12. Oh, yes, in the small print above the box on the inspection form, it says "Design Weights", I should have gone to Specsavers..... in fact I now have an apointment for the 6th... so sorry, I don't know how much the car weighs after all.
  13. At the time of SVA my EXMO weights were front axle = 519KG rear axle 519KG thats with spare wheel, fullish tank and myself in the car, yes, exactly the same weights front and back, thats why I remember. So total = 1038KG a bit heavy I guess, perhaps too many Pizzas before the test?
  14. You might want to consider purchasing a steering column with the switch and barrel etc. For exampe: https://www.ebay.co.uk/itm/Used-Genuine-Ford-Sierra-Mk2-steering-column-barrel-and-key-/373650618339 Cost £50 .... too expensive ?
  15. There is part of a previous thread that might help regarding the method that uses fishing line, look at this:- https://www.rhocar.org/index.php?/forums/topic/49253-another-exmo-/page/5/
  16. A million years ago when I was a poor student I ran a Ford Anglia on a series of 109E engines from a scrap yard, only a three bearing crank, very very worn, but the big end knock was more of a grumbling sound rather that what sounds like a "clattering" in this case ..... anyway ....in all cases the oil pressure warning light would flicker on/off when idling and hot. What is happening with the oil pressure warning light in this case ??
  17. At great expense, I have comissioned a technical drawing of the basic way a fuel gauge is wired up. The principles might help you figure out which wires you need to connect to what in your case.
  18. I agree. I looked at the Kitspares product that you probably have. https://kitspares.co.uk/collections/fuel-system/products/fuel-sender-unit It does not match the drawing above because it is probably for a really basic Sierra maodel, maybe the pickup. The sender with the three pins is more complicated because as well as the variable resistance for the fuel gauge it can also be linked up to two other features of higher spec Sierras, that is, the trip computer and the low fuel level warning lamp. So for most folk with a kit car only one of the three connectors on the sender unit is used. Essentially that is what you have, a sender unit that has the single needed connector.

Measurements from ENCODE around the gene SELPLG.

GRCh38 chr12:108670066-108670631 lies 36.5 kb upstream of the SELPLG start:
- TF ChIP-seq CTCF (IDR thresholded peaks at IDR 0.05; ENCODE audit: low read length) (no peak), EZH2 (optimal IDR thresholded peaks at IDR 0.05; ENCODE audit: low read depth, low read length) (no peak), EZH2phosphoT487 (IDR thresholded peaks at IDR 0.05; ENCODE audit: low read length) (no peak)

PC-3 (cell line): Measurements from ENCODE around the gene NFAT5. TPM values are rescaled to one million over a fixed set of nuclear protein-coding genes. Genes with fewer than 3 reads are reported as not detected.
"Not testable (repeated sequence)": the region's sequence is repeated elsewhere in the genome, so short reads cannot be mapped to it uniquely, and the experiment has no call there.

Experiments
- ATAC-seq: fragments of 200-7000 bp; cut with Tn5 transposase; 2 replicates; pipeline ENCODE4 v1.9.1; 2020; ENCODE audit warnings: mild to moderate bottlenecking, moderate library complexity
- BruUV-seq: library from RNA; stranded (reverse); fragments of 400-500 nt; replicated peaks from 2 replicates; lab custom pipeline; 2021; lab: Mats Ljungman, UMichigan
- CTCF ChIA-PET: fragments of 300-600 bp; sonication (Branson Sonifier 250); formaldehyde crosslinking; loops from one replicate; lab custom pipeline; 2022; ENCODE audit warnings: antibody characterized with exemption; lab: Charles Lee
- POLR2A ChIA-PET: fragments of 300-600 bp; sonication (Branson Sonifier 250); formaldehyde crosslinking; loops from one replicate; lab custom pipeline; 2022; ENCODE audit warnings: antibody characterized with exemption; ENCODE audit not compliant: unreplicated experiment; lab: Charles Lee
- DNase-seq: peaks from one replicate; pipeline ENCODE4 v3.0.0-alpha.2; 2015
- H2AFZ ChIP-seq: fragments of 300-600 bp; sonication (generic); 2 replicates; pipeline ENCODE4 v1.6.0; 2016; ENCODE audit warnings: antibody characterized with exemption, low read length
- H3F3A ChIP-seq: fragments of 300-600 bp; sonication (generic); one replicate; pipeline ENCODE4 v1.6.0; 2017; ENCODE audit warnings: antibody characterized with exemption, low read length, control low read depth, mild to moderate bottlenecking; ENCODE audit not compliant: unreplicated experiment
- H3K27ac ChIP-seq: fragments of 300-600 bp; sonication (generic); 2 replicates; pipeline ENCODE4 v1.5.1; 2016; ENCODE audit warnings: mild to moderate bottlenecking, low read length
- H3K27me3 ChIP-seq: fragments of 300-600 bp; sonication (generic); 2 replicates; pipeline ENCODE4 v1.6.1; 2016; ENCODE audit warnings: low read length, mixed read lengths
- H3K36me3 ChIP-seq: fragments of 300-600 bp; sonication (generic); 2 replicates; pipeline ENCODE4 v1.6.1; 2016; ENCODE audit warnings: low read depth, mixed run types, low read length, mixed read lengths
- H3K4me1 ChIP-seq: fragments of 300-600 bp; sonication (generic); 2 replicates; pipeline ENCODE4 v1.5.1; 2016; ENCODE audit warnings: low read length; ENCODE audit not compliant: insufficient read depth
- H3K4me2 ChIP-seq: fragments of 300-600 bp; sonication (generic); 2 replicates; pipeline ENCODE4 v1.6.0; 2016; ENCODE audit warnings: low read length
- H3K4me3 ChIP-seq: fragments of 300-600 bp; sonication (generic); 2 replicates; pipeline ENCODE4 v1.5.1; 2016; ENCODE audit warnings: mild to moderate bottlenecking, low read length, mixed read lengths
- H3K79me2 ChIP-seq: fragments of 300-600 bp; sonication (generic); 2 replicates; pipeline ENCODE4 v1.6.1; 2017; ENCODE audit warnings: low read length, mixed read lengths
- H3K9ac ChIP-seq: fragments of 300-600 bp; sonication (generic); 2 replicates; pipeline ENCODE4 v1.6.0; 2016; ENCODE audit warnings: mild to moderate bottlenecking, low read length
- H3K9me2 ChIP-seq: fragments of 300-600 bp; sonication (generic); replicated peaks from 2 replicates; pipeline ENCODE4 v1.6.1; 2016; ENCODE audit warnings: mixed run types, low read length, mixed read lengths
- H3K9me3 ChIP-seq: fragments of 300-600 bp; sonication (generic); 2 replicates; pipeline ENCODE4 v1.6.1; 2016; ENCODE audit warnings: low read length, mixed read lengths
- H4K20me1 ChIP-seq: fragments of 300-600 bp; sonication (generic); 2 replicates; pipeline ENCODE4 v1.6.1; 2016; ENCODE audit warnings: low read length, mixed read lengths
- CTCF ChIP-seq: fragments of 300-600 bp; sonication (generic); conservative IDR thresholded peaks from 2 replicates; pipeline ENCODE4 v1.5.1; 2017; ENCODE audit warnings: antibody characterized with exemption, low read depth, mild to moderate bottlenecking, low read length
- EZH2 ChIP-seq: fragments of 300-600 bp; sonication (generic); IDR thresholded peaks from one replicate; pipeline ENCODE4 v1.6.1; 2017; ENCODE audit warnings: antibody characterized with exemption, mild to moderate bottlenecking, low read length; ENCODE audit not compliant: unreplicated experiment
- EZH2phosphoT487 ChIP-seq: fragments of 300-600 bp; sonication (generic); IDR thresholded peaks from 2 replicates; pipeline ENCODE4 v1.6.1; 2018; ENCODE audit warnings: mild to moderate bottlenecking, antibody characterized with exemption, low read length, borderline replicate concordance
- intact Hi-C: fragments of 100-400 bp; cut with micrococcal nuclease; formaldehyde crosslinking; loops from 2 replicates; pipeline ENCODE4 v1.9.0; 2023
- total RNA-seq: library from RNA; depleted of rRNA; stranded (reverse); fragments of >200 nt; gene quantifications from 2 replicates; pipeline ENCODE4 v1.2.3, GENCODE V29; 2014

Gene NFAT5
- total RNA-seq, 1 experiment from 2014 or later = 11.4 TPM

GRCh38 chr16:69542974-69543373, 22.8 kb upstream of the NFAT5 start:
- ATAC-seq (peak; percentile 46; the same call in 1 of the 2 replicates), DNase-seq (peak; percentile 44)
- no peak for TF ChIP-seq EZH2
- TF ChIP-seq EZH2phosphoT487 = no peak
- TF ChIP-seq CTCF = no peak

19. There is a previous thread that discusses the resistance values at the pins of a working sender. https://www.rhocar.org/index.php?/forums/topic/49494-sender-unit Unfortunatey niducan's photos no longer seem to be accessible, note one pin goes up in resistance, one down and the other stays constant, so it is possible to wire the conections up so that a full tank might read empty and vice versa, I think.
  20. Sparepart

    New 2B Owner

    Am I correct in supposing that the windscreen is removed before taking it for an MOT ? then replaced after ?
  21. Wow! what a car, surrounded by the bits and pieces of my rebuilding, looking at all the work still to do, I heard a whisper saying, "Throw this load of tat away and buy that car!". At least, as I continue, I can see what is possible, eventually, perhaps, sometime, maybe.
  22. I notice that you are a recently joined member, so i feel I have to mention that unless you are replacing an existing hood, and hence have an accurate pattern, there is going to be a fitting exercise involved. This is because during construction the windscreen position was determined by the builder, there were no pre-drilled holes for the pillar mounts in the factory bodyshell. This also applies to any frame or studs that were fitted. That is to say eatch hood will be unique, starting from a hood of generally correct proportions. You also did not mention sidescreens etc ... do you have some already ? I apologise if you are already on top of this stuff, I know that it does not help to get a response that does not suggest a solution, only raises more questions. Although not urgent, I too am on the lookout for a hood, frame, sidescreens etc for an EXMO so will be keeping an eye on this thread.
  23. Ah, I was wondering how it might work, floatation seemed unlikely, I thought perhaps a change in capacity between two plates, but a rise in temp is a good possibility. I threw away the "Auxiliary Warning Module" to which the sender should be connected a long long time ago. I'll check the resistance, if its a heating element there should be a lowish resitance, maybe like 10 ohms. Perhaps then I can gently heat it from outside, wave a flame at it, and see if it goes open circuit. In any event if I do want to use it again, with no Auxiliary Warning Module, I would need to design a circuit to power it correctly and illuminate a lamp when the circuite opens .... mmmm... probably leave that to a winter project.
  24. Her is a photo of one thats for sale on the web.
  25. The hole in the block is about 1/2" diameter on the offside near the mounting arm but right down just above where the sump starts. The sensor is then quite long about 6 inches roughly, a long thin metal probe with a wide "bung" at the top where the sensor wire exits to a connector. When the "bung" is in the hole the end of the sensor is then down in the sump at a similar depth to the end of the dipstick.